On Monday night I was on a panel of speakers in Edinburgh when someone asked a very interesting question, which I’ve paraphrased above.
We all have goals of some sort, in the sense that we want something to happen in the future – whether it’s making a million dollars or having something to eat within the next hour or two. As far as the big, longer-term goals are concerned, many of us have been conditioned to set a goal, make a plan and keep going through thick and thin. The problems are: (a) it often doesn’t work, and (b) life is painful and stressful in the meantime. Fortunately, there’s a better way.
The approach I’ve just described is based on the assumption that you’re a separate body/mind trying to get what you want. This assumption underlies all the social sciences, including economics and psychology. Billions of us are trying to get what we want, and we often crash into each other.
One of the greatest Eastern traditions is the Vedas (a Sanskrit word which means knowledge, as does the Latin root of the word science.) The Vedas are the source of yoga, mindfulness, Transcendental Meditation and much more. They go back thousands of years and offer an alternative approach.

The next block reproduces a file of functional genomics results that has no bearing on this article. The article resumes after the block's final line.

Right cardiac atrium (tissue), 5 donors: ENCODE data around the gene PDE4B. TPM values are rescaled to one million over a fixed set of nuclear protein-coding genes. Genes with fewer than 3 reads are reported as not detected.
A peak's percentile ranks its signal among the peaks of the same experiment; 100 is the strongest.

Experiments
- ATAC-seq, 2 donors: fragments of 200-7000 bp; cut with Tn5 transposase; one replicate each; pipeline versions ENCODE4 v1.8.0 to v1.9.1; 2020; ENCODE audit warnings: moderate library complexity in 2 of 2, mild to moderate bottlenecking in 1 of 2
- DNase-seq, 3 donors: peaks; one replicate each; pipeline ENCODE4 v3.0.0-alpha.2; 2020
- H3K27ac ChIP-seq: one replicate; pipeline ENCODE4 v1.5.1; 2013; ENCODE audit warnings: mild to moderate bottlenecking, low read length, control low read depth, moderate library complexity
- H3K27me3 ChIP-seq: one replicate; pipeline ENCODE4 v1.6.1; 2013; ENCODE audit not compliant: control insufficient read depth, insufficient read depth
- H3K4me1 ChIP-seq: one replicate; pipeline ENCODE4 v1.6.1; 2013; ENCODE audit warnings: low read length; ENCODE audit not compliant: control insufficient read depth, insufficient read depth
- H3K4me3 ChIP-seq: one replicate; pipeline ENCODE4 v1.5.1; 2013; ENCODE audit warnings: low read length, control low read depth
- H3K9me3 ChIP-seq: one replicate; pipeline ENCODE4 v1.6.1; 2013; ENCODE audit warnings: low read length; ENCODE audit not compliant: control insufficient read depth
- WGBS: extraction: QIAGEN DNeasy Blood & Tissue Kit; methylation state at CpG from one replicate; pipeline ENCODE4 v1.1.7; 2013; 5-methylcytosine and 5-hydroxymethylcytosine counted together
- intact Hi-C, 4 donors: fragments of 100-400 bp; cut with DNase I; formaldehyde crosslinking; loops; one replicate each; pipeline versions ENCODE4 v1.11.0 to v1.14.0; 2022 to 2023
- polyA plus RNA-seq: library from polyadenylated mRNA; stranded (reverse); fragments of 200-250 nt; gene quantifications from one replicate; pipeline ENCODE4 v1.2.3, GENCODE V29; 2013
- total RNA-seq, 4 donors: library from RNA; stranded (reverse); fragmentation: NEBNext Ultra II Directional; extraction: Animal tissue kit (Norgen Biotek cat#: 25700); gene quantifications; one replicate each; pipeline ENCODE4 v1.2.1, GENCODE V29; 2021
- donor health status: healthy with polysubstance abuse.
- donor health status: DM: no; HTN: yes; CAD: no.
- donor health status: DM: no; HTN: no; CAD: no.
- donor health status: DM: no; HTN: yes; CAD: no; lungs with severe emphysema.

Essentially, the Vedas say that you aren’t just abody/mind trying to get what you want. You’re part of something much bigger and more intelligent, which we experience as soon as we let go completely.
One of my earliest experiences of letting go completely was when I learned Transcendental Meditation (TM), which was the subject of our discussion on Monday night. I learned TM nearly 16 years ago. Since then I’ve learned to let go completely in daily life. I still have goals (which are on my iPhone), but I don’t think about them all the time or cling to them. They’re somewhere in the background.
When you let go completely, you let go of goals, the past, the future – everything. In the process you let go of the ego: that habit of identifying with the body/mind which makes you feel separate from everyone and everything – and makes life much more difficult than it needs to be.
When I first started letting go completely in daily life I had a pleasant surprise: I ‘fell into the present’. I was immediately mindful without trying to be mindful. Once I’d let go of the past and the future, only the present was left.
You may be wondering how you’ll achieve your goals if you do this. The answer is that the separate body/mind doesn’t achieve them. There’s something much more powerful going on. Once you let go completely, your intuition will tell you what to do. You may find yourself taking lots of action without knowing exactly how things are going to work out – but they do.
The formula is simple: (1) Let go completely, (2) Follow your intuition, (3) Allow things to fall into place. Daily meditation will help you do this.